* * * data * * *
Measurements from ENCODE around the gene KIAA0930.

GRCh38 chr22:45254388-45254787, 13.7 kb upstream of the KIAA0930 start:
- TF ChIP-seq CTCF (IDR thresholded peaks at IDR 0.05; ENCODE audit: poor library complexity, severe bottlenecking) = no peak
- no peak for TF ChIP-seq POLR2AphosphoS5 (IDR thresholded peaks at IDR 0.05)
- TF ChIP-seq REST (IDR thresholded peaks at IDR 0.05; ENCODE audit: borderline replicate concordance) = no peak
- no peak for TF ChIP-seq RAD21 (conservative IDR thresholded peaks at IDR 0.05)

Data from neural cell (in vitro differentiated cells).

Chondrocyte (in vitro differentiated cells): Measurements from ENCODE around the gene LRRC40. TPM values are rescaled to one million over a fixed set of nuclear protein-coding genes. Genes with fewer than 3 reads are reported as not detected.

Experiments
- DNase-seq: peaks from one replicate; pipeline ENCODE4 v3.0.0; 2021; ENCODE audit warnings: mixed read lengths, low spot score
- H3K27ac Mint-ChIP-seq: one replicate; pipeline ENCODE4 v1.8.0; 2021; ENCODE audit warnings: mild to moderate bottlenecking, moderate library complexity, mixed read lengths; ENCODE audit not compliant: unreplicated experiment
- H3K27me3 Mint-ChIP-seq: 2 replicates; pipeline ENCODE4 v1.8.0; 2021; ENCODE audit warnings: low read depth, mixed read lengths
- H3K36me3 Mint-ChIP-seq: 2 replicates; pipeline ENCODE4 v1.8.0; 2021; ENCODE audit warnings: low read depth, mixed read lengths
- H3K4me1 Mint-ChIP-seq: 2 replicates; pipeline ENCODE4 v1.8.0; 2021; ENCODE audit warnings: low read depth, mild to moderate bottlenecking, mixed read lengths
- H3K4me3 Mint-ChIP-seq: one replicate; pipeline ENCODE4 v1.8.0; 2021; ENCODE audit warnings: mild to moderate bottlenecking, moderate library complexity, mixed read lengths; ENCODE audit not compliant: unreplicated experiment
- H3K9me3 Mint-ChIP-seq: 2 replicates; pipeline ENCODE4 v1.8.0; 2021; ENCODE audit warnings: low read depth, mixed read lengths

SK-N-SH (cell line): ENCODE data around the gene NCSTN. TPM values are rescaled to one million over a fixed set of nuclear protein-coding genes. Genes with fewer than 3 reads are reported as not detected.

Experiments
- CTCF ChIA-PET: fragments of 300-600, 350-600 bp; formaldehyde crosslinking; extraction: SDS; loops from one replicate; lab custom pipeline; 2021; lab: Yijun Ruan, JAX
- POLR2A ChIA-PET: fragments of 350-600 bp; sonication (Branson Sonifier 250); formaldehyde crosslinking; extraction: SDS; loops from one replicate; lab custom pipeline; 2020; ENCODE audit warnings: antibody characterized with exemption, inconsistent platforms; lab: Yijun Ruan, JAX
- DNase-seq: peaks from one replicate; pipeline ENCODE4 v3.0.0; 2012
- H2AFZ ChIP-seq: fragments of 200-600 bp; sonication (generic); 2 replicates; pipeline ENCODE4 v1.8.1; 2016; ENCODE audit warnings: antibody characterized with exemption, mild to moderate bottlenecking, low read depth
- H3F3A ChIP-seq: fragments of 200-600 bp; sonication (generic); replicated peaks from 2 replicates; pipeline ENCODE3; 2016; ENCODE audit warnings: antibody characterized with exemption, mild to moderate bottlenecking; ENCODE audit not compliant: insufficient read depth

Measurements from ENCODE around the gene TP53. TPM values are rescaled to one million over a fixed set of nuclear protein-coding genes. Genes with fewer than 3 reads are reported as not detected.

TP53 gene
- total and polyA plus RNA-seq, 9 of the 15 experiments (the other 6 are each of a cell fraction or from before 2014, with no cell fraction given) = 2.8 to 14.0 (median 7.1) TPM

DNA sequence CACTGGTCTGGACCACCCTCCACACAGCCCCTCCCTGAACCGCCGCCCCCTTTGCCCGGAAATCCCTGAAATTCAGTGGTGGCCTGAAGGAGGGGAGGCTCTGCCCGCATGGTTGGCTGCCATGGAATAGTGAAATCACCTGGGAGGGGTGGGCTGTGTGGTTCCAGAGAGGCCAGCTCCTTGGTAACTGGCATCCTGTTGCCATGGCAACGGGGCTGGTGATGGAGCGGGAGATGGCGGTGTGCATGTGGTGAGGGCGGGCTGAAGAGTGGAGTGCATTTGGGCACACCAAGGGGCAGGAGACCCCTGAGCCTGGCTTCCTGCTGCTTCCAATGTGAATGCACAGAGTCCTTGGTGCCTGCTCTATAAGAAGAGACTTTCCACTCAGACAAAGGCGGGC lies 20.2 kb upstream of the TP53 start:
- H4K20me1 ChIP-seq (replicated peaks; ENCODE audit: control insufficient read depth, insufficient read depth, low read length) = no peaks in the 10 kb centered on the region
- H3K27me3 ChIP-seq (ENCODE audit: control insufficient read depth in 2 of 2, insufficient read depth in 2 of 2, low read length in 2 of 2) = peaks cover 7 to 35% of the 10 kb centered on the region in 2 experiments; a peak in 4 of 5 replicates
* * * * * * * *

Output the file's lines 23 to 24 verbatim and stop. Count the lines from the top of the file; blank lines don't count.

- H3F3A ChIP-seq: fragments of 200-600 bp; sonication (generic); replicated peaks from 2 replicates; pipeline ENCODE3; 2016; ENCODE audit warnings: antibody characterized with exemption, mild to moderate bottlenecking; ENCODE audit not compliant: insufficient read depth

Measurements from ENCODE around the gene TP53. TPM values are rescaled to one million over a fixed set of nuclear protein-coding genes. Genes with fewer than 3 reads are reported as not detected.